Later this year she’ll be performing at the Lewiston Jazz Festival and at Chautauqua Institution’s “Road Scholar Retreats.” Barbara’s website is www.barbarajeanjazz.com. Here is a video sample of her work at Chautauqua Institution.
The Four G’s
Carl Hultman, originator of The Four G’s, says he has always been drawn to Four Freshmen arrangements. “When I first heard them years ago, I loved the blend of their voices, the tight harmonies. When I realized they were accompanying themselves – playing the instrumental parts as well – that was amazing.
“In more recent years I played guitar backing the group “In The Mood,” modeled on big band vocal groups. It was led by drummer/singer Bill Wood, now deceased. He was a teacher at Harborcreek High School. I really liked that experience.”
"I began thinking about starting a four-piece vocal/instrumental group. I needed a horn player who could sing, and found Stan Bialomizy, a wonderful reeds musician who has played with the Benny Goodman, Tommy Dorsey and Glen Miller bands, the Temptations, and many local bands – and, it turns out, taught vocal music in New York for many years. And Stan was interested in the idea!
"Bob Seaman, a fine bass player and vocalist who could sing in a high range, and sings in many area groups, came aboard. And Barb Schwartz, who has a beautiful true voice, perfect pitch, and plays guitar and banjo – and with whom I’ve worked for many years, completed the quartet."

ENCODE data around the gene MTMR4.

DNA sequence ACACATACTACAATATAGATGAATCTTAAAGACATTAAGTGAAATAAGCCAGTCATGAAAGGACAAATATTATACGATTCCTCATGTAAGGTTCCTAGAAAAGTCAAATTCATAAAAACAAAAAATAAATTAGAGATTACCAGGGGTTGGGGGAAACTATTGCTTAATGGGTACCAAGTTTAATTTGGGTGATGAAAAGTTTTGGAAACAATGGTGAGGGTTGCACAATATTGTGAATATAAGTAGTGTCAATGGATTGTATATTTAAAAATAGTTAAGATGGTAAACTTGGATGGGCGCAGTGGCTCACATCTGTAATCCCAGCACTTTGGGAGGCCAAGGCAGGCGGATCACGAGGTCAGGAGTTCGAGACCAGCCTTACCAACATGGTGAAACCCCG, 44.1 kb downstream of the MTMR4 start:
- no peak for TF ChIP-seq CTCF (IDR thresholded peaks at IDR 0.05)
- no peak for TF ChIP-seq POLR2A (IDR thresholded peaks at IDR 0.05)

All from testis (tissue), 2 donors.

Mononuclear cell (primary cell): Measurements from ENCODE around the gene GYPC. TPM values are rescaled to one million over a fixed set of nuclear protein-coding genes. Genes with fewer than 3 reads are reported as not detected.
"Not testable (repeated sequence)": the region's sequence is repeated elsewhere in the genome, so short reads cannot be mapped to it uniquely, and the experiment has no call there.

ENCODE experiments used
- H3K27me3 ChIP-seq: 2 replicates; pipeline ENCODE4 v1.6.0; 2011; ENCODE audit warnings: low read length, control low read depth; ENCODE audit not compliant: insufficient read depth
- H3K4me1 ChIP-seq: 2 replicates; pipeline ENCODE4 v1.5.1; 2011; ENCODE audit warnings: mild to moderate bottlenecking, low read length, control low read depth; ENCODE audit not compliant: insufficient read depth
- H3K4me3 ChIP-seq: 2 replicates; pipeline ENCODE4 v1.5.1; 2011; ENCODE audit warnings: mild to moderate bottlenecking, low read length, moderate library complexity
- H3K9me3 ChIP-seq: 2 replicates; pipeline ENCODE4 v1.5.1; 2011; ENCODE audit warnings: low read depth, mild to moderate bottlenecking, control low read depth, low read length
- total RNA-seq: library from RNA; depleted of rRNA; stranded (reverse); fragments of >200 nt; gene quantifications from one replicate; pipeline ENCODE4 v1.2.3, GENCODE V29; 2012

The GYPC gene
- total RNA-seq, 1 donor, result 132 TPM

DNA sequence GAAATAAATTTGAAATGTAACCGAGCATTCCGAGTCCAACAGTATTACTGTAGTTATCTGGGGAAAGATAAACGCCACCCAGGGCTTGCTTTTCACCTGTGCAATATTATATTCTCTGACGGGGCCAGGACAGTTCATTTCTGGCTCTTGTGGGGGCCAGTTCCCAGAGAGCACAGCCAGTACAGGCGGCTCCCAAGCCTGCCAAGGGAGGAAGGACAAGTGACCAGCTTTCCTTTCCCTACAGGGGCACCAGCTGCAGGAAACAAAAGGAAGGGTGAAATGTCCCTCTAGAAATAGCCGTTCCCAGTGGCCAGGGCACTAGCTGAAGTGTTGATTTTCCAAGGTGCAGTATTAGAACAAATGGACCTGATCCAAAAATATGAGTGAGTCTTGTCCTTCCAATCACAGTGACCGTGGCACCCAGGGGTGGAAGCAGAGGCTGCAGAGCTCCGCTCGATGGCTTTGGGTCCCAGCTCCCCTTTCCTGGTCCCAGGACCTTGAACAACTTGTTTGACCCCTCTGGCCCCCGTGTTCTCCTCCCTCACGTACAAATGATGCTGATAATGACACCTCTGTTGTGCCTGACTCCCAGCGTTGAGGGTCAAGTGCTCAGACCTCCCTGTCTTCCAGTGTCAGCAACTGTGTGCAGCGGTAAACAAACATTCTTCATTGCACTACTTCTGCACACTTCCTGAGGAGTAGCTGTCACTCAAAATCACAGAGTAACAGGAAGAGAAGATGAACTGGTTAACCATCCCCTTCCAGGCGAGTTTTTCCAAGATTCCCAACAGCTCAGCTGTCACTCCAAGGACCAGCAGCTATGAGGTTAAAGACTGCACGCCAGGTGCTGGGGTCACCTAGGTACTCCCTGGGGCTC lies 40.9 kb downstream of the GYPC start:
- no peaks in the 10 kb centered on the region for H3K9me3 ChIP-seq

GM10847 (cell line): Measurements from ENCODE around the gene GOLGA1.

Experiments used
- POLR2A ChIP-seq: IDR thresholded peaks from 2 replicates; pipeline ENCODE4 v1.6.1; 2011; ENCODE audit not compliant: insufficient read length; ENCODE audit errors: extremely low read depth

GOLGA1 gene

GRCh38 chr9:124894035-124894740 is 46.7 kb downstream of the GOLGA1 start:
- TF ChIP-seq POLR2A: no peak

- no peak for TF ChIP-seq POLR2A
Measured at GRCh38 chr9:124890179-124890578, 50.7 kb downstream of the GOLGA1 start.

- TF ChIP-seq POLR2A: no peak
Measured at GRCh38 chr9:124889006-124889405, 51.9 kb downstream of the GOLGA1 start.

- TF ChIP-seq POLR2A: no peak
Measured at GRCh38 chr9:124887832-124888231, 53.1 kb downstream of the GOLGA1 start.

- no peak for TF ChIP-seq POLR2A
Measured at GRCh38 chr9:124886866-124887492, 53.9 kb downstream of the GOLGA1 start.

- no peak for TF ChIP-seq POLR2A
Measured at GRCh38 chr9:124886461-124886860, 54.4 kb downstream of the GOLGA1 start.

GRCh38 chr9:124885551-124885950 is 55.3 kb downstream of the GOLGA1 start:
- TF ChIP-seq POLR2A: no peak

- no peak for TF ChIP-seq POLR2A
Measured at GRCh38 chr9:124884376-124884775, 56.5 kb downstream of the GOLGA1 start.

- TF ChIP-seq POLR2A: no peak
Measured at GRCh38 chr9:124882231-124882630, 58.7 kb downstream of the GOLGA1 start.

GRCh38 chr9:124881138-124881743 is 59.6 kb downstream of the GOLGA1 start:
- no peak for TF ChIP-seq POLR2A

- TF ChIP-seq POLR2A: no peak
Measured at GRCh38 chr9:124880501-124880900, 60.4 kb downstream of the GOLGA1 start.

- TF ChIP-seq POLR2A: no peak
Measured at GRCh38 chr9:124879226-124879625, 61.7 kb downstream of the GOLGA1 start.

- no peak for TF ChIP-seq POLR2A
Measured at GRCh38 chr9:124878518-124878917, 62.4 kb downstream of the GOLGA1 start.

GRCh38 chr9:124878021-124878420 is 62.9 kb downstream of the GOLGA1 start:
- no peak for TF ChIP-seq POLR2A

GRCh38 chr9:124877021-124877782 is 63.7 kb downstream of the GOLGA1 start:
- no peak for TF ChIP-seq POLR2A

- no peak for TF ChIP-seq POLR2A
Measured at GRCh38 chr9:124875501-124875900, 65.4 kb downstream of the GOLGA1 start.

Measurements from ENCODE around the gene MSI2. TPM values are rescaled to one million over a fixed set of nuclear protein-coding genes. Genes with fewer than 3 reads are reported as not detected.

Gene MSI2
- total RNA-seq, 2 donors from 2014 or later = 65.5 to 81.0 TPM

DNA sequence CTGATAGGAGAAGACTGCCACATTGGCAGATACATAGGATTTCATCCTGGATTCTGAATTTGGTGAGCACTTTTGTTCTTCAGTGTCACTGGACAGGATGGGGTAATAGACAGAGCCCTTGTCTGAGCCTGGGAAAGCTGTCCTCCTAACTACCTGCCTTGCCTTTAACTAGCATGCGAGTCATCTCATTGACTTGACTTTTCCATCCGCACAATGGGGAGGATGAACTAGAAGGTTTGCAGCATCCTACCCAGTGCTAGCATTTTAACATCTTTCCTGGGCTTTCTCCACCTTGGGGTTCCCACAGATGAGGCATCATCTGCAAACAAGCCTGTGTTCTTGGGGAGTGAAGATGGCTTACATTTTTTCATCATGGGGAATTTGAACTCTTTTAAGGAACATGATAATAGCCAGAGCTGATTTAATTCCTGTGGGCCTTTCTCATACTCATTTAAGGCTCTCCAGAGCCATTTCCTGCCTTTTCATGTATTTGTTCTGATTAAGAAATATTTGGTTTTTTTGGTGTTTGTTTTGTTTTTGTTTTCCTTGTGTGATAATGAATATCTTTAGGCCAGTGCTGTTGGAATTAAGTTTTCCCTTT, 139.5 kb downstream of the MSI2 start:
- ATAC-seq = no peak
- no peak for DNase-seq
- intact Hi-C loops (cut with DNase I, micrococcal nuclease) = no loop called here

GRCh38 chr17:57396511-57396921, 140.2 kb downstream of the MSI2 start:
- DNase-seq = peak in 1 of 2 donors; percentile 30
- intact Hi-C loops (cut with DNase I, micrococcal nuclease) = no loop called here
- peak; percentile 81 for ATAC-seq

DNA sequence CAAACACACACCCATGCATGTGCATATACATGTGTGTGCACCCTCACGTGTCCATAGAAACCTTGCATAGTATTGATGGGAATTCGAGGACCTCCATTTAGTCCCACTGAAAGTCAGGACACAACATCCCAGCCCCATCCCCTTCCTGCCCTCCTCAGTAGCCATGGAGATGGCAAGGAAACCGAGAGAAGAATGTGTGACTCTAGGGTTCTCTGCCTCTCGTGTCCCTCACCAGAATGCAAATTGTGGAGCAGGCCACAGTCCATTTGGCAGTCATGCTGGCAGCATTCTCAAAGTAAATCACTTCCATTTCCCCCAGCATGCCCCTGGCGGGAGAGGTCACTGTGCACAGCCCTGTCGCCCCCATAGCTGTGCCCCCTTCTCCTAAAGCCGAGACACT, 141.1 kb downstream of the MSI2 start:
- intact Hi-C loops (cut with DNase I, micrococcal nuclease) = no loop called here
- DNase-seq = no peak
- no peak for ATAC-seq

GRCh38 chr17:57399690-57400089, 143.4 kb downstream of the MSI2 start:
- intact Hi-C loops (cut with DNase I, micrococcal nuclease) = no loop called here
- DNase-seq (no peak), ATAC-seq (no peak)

"Since our first get-together, the sound has been great. Stan, who’s a vocal instructor, began to offer suggestions about technique: pronunciation, coordination, choreography. So his role is vocal coach for the group. We want to get the group to a level where we can go anywhere and feel competitive."
Tunes the group will sing on Singers Night are “It’s a Blue World,” “Poincianna,” “Graduation Day,” and “And Now It’s Over,” all Four Freshmen arrangements.
Carl teaches chemistry at Gannon University, is the resident expert on nanotechnology, and is a partner in a high tech metal plating company. Barb teaches at Girard Middle School, was formerly a research chemist at International Paper. Bob is manager of a State Liquor Store. Stan is a retired music teacher in the New York school system, at both secondary and college levels, as well as a practicing professional musician.